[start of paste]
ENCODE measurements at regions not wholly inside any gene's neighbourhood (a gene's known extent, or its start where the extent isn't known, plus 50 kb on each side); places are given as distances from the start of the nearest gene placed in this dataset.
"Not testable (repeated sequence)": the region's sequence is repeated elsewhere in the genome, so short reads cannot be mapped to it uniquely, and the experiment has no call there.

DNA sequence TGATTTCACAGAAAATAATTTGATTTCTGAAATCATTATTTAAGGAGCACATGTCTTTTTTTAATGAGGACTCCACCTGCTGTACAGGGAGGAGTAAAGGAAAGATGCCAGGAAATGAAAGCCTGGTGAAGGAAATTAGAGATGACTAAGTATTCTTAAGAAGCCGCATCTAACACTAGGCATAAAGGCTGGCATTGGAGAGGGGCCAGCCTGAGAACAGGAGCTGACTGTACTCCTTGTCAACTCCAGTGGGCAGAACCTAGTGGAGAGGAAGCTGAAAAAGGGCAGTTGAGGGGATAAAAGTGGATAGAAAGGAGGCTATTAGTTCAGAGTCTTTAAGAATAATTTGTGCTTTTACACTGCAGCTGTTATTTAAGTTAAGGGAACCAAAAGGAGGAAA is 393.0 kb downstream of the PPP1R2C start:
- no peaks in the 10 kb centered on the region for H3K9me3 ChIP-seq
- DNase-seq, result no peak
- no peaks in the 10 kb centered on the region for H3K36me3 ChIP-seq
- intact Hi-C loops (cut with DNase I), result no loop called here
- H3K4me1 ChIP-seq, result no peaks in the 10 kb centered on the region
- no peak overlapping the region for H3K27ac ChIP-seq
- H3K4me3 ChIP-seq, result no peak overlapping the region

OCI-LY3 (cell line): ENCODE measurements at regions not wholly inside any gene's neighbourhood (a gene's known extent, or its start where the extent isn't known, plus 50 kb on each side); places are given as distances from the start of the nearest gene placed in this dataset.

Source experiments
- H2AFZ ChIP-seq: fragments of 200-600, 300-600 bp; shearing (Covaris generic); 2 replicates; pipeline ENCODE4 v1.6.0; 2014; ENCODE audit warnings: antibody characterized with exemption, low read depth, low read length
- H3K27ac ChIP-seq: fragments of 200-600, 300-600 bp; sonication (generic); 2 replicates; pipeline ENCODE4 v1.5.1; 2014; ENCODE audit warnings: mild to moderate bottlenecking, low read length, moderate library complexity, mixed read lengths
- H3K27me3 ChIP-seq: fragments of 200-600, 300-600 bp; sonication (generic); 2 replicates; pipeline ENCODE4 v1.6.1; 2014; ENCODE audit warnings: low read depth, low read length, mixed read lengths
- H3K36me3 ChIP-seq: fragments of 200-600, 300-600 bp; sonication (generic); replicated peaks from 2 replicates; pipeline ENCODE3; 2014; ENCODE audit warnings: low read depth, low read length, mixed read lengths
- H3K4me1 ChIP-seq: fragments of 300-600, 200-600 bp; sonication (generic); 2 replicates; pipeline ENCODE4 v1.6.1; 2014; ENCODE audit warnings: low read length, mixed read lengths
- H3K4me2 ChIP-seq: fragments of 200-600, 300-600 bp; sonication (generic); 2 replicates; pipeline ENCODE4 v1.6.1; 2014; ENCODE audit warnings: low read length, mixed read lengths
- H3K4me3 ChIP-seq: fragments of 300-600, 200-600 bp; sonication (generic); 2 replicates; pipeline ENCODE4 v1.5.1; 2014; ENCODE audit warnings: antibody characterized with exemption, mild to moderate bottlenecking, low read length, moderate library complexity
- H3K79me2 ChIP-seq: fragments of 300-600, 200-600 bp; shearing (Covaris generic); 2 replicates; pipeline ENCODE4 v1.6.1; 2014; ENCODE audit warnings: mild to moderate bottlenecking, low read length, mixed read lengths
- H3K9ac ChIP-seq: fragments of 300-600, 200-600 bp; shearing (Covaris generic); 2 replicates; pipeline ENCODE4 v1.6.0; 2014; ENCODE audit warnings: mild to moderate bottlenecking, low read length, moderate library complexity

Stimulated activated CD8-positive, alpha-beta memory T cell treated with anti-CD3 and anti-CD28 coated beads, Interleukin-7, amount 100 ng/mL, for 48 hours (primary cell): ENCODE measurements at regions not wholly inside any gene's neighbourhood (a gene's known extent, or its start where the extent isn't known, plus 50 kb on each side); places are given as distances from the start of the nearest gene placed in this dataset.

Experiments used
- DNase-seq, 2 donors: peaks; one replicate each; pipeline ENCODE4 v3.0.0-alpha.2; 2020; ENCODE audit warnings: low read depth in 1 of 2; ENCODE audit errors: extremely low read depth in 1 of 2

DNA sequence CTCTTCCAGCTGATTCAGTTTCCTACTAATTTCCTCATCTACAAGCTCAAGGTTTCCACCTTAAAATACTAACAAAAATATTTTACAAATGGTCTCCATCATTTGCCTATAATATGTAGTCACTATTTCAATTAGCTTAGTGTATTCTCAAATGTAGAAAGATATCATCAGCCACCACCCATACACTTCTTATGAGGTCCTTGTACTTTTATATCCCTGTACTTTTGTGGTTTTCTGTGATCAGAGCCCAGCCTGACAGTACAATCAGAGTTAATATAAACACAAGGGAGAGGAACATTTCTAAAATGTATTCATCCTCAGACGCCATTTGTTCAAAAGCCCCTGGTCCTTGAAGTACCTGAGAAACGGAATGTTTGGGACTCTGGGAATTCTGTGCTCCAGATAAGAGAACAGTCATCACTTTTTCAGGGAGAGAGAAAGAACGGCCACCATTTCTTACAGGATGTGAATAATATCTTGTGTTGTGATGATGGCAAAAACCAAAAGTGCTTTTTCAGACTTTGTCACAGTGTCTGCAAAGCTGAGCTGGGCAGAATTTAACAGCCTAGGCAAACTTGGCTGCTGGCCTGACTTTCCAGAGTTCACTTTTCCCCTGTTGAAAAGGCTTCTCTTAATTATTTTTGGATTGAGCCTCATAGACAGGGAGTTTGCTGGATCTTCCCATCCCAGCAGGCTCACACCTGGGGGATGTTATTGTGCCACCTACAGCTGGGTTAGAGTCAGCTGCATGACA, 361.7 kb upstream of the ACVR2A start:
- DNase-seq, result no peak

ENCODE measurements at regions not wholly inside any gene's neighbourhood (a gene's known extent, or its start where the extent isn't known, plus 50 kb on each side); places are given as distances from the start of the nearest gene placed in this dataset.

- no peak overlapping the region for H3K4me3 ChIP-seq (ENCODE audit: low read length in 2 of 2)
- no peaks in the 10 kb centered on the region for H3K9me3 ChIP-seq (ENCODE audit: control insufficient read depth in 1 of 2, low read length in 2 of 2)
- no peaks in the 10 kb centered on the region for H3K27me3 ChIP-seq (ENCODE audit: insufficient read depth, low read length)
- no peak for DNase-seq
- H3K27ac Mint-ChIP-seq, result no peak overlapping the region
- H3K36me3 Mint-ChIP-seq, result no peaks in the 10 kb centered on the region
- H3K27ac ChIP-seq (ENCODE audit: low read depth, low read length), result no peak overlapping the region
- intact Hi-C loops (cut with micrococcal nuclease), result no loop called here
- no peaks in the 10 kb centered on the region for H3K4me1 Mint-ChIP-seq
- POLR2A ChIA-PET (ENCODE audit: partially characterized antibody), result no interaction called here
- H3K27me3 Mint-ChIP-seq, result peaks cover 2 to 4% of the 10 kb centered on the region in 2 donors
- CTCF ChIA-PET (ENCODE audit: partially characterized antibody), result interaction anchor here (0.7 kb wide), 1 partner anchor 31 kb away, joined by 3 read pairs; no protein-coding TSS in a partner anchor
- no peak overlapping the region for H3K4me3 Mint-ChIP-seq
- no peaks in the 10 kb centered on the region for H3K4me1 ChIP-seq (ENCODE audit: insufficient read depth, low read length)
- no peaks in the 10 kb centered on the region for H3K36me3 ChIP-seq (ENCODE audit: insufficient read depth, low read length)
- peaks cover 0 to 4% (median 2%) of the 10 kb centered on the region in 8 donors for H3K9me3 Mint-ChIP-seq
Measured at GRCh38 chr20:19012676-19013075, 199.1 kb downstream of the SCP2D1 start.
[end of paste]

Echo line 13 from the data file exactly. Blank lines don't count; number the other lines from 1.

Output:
- H2AFZ ChIP-seq: fragments of 200-600, 300-600 bp; shearing (Covaris generic); 2 replicates; pipeline ENCODE4 v1.6.0; 2014; ENCODE audit warnings: antibody characterized with exemption, low read depth, low read length